Keep reading to discover the secrets of treating acid reflux with dietary supplements.
Gastrointestinal Reflux Disease (GERD): Causes, Symptoms and Treatments
Nausea, indigestion, heartburn, burping, belching, abdominal bloating and excessive flatus are just a few of the unpleasant side effects associated with gastroesophageal reflux disease (GERD). GERD occurs when gastric juices flow upward instead of downward, passing from the esophagus into the upper portion of the throat, mouth or nose. GERD affects approximately 20 percent of Americans. Although no cure exists yet, there are several treatment options available for patients diagnosed with GERD.

Proton pump inhibitors (PPIs) have proven effective in controlling symptoms of GERD. By inhibiting the production of gastric acids, PPIs allow the lower esophageal sphincter valve between the stomach and esophagus to open wider, preventing the regurgitation of gastric juices into the esophagus. Commonly prescribed PPI drugs include Prilosec, Prevacid, Nexium, AcipHEN, Omeprazole and Lactacort.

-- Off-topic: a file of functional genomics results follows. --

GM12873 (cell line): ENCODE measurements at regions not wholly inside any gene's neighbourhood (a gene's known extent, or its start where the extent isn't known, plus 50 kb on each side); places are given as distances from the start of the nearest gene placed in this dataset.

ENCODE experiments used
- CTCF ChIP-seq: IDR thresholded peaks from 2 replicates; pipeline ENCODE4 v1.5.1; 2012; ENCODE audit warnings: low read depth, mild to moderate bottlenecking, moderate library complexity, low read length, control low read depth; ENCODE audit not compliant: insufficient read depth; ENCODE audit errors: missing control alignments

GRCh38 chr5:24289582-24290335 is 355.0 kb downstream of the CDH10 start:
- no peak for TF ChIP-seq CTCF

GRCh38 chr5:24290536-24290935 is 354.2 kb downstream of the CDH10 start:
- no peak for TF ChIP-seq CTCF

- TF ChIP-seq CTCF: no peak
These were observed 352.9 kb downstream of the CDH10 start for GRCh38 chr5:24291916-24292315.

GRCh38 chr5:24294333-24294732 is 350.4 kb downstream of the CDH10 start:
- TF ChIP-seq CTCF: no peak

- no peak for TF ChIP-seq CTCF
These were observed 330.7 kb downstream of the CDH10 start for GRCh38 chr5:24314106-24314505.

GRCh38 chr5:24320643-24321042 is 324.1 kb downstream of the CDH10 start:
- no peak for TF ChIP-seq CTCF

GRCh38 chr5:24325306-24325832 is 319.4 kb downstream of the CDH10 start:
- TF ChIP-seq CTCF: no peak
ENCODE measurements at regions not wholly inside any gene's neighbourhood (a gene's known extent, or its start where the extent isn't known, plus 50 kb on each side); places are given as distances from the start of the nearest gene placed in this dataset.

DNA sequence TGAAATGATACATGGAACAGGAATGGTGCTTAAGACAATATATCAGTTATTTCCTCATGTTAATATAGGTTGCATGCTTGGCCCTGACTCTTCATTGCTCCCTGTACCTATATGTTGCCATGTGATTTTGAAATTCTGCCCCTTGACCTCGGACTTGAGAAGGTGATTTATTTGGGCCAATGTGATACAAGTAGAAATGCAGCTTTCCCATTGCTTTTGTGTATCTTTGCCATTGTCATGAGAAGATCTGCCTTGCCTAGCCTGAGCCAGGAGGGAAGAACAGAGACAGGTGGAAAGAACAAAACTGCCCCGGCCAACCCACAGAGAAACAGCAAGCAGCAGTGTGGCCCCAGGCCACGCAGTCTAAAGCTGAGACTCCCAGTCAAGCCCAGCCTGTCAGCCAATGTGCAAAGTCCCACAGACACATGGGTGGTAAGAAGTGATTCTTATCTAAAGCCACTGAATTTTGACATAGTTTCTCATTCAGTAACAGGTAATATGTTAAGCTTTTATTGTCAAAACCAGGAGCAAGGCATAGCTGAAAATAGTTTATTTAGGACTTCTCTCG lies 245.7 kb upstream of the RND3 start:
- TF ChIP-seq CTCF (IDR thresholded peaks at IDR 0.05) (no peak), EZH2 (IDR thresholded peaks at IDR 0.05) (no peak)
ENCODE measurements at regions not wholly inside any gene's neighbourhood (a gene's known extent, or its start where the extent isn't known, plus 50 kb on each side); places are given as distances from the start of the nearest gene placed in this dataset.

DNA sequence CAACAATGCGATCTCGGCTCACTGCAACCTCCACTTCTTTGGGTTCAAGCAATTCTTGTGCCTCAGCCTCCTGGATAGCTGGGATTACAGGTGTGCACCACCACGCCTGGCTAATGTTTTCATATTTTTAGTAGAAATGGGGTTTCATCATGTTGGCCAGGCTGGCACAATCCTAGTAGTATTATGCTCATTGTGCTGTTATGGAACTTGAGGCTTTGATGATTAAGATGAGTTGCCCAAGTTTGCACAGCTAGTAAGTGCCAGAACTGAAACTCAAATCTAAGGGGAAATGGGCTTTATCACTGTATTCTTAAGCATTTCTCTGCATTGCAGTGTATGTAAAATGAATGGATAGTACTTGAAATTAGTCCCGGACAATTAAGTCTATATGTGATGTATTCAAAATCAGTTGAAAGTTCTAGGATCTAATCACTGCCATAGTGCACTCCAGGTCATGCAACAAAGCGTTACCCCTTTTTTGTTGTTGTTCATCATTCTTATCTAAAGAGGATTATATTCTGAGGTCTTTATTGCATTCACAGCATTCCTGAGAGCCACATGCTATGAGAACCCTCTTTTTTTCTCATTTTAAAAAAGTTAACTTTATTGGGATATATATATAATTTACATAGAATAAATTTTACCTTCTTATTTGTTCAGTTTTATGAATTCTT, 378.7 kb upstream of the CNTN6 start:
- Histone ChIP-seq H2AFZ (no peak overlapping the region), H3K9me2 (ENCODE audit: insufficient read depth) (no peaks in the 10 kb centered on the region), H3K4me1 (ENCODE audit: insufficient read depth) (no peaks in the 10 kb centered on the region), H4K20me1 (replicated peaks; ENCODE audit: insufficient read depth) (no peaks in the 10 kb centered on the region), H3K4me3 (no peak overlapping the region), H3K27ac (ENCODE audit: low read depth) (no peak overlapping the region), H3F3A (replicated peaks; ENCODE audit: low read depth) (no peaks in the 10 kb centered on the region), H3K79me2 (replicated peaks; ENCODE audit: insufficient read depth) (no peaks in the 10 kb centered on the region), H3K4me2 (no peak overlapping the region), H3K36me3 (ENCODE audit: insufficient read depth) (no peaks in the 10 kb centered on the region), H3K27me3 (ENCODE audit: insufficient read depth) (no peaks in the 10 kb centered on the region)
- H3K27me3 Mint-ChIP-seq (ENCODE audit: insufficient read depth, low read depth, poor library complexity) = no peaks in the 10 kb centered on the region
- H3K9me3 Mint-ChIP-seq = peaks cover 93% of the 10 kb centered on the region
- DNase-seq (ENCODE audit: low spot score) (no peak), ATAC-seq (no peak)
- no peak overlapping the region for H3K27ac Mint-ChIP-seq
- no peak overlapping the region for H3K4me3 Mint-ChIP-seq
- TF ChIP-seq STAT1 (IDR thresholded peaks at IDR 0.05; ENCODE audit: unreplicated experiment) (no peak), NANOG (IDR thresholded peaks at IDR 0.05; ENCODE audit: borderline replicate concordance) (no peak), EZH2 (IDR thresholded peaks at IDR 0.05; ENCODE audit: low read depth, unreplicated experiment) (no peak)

Since stress often worsens GERD symptoms, sufferers should consider using antireflux medication to relieve their distress. Antidepressants, antihistamines and H2 blockers can help ease the symptoms, too. A variety of herbs, vitamins and minerals, however, can also aid in healing damaged tissues that encourage the movement of stomach contents back up into the esophagus.